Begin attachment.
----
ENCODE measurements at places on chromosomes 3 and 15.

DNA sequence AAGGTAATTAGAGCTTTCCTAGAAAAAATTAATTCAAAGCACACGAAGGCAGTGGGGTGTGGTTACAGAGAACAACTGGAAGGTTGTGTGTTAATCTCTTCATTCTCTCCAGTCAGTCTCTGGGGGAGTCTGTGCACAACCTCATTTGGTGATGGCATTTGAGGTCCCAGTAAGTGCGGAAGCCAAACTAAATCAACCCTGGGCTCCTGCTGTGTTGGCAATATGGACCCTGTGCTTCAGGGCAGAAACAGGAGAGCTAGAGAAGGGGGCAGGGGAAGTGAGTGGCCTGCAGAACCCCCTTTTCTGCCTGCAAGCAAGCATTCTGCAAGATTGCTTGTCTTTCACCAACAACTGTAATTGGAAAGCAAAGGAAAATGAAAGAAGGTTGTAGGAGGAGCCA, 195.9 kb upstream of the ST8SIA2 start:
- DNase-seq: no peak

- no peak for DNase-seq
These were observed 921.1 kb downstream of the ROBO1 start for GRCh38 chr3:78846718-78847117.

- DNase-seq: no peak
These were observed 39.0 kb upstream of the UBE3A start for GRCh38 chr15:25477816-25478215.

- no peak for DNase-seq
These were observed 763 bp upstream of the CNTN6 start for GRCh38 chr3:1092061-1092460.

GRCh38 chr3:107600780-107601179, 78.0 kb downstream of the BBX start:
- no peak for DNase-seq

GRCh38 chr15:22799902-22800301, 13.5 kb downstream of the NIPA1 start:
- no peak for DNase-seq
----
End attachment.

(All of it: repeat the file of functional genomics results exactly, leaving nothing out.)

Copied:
ENCODE measurements at places on chromosomes 3 and 15.

DNA sequence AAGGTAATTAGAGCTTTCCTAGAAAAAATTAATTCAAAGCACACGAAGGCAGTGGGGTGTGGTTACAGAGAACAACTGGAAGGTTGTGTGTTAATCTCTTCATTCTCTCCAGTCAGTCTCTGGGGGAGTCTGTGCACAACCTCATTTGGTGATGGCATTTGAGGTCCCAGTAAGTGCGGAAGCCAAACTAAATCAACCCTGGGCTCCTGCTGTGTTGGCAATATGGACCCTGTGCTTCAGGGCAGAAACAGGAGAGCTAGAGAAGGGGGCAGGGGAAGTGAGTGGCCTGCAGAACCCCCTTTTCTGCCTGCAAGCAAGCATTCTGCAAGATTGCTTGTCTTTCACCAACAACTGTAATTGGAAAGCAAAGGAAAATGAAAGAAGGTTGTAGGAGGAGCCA, 195.9 kb upstream of the ST8SIA2 start:
- DNase-seq: no peak

- no peak for DNase-seq
These were observed 921.1 kb downstream of the ROBO1 start for GRCh38 chr3:78846718-78847117.

- DNase-seq: no peak
These were observed 39.0 kb upstream of the UBE3A start for GRCh38 chr15:25477816-25478215.

- no peak for DNase-seq
These were observed 763 bp upstream of the CNTN6 start for GRCh38 chr3:1092061-1092460.

GRCh38 chr3:107600780-107601179, 78.0 kb downstream of the BBX start:
- no peak for DNase-seq

GRCh38 chr15:22799902-22800301, 13.5 kb downstream of the NIPA1 start:
- no peak for DNase-seq